To tackle the housing crisis, ministers must end their dependence on the big builders

Part of the problem. Image: Getty.

The housing market is in desperate need of reform. As both the government and the opposition have rightly acknowledged, Britain needs to build more, better quality homes. The political will is clear to see – but in order to address the supply shortage, politicians must take on the handful of big developers which dominate the market.

Currently, there are a very small number ‘volume builders’, such as Barratt, Taylor Wimpey and Persimmon, which the government relies on to deliver the bulk of new homes in England. These companies are typically financed by private equity, which essentially means money is only raised for developments on the promise of very good returns to investors; these have averaged out at around 20 per cent of late.

While this model works well in stable economic times, it naturally faces two problems. First and fundamentally, it is very sensitive to cyclical changes in the economy. Any uncertainty in the political and economic outlook can hit firms’ share prices and reduce investment, and thus cut output sharply. Immediately after the EU referendum result, for example, the share price of the three largest housebuilders plummeted 40 per cent. 

Analysis by Homes for the North, the alliance of the biggest housing associations in the North of England, reveals that in every recession the UK has seen an immediate lost of investment in volume building, and by extension, a sudden drop in housing numbers. In the recession of 2008-10, for example, output by the volume builders fell a staggering 59 per cent.  

The second problem is that these operators tend to focus on relatively high-value properties in desirable areas, in order to get the quick-buck returns investors want. There is a real lack of building in less well-off areas, even where demand is high. This quite simply damages the government’s plans to boost construction and growth across the country, especially in regions outside London, where it is needed most. 

The present economic and political outlook creates real challenges on these fronts. Not only do we have the political instability inherent in a hung parliament, but we are entering uncharted political territory in terms of Brexit, which has, in the eyes of many commentators, heightened the risk outlook. The Office of Budgetary Responsibility’s latest Fiscal Risk Report, published in July, predicts the risk of recession to now be as high as 50 per cent.


Faced with this, it is essential that the government implements a countercyclical strategy to ensure housing numbers are not negatively impacted by any future downturn.

Housing associations can play a vital role in this new approach, as the sector is remarkably resilient to economic cycles. When the volume builders’ numbers fell 59 per cent in the last recession, housing association output fell only 3 per cent. The reason is a different business model based not on equity and the need for quick returns, but a debt-financed, longer-term approach to building homes where they are needed. This model delivers consistently, reliably, and crucially, counter-cyclically. 

The 19 member organisations of Homes for the North, for example, already expect to deliver nearly 15,000 new homes over the next 3 years. But that figure – and the building plans of other housing associations – could expand radically if the policy framework was right.  

One of the biggest issues reflects the fact that housing associations are not regular market developers, and are bound by quite strict regulations, including what rents they charge. Government says it will review the situation in 2020 – but this is too late and uncertain. The most efficient housing associations must be allowed to strike flexible rent agreements now in order to raise finance for building new homes.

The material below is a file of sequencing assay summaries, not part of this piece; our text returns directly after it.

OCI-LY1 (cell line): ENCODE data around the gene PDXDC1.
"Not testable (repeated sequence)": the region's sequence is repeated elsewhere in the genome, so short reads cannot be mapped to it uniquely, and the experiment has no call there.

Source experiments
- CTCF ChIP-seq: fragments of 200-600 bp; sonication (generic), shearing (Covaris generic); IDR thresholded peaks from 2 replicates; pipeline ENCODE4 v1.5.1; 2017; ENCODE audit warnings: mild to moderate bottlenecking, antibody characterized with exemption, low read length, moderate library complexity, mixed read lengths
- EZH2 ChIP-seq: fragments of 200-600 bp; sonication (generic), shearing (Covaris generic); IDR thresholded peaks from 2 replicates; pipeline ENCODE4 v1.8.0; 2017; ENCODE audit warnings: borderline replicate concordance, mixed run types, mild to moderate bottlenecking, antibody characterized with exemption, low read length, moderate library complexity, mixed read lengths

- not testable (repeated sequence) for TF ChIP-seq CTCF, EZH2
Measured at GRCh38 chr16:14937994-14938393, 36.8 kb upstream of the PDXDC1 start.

Then there are other measures that could help bring the sector into the market, such as using some of the £3bn Home Building Fund to address market failure in regions outside the South East, where housing is desperately needed, but developers shun because high returns on equity are not available. We should also have regional build targets, not just a national one, which will focus the minds of metro mayors and other decision-makers on the job of encouraging a diversity of developers to meet those targets. 

If politicians shy away from this, recent history suggests the target to see 1.5m new homes built by 2022 will fall seriously short. That means older people struggle to downsize. First time buyers will not get a foot on the property ladder. Not enough private rented accommodation will come onto the market to meet increasing demand. The consequences are worrying indeed.

Mark Henderson is chair of Homes for the North.

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Podcast: Uber & out

Uber no more. Image: Getty.

Oh, capitalism. You had a good run. But then Transport for London decided to ask Uber to take some responsibility for the safety of its passengers, and thus did what 75 years of Soviet Communism failed to do and overthrew the entire economic system of the Western world. Thanks, Sadiq, thanks a lot.

In the unlikely event you've missed the news, the story so far: TfL has ruled that Uber is not a fit and proper company to operate cabs, and revoked its licence. Uber has three weeks to appeal before its cabs need to get off the road.

To commemorate this sad day, I've dragged Stephen Bush back into the podcasting basement, so we can don black arm bands and debate what all this means – for London, for Uber, for the future (if it has one) of capitalism.

May god have mercy on our souls.

Jonn Elledge is the editor of CityMetric. He is on Twitter as @jonnelledge and also has a Facebook page now for some reason. 

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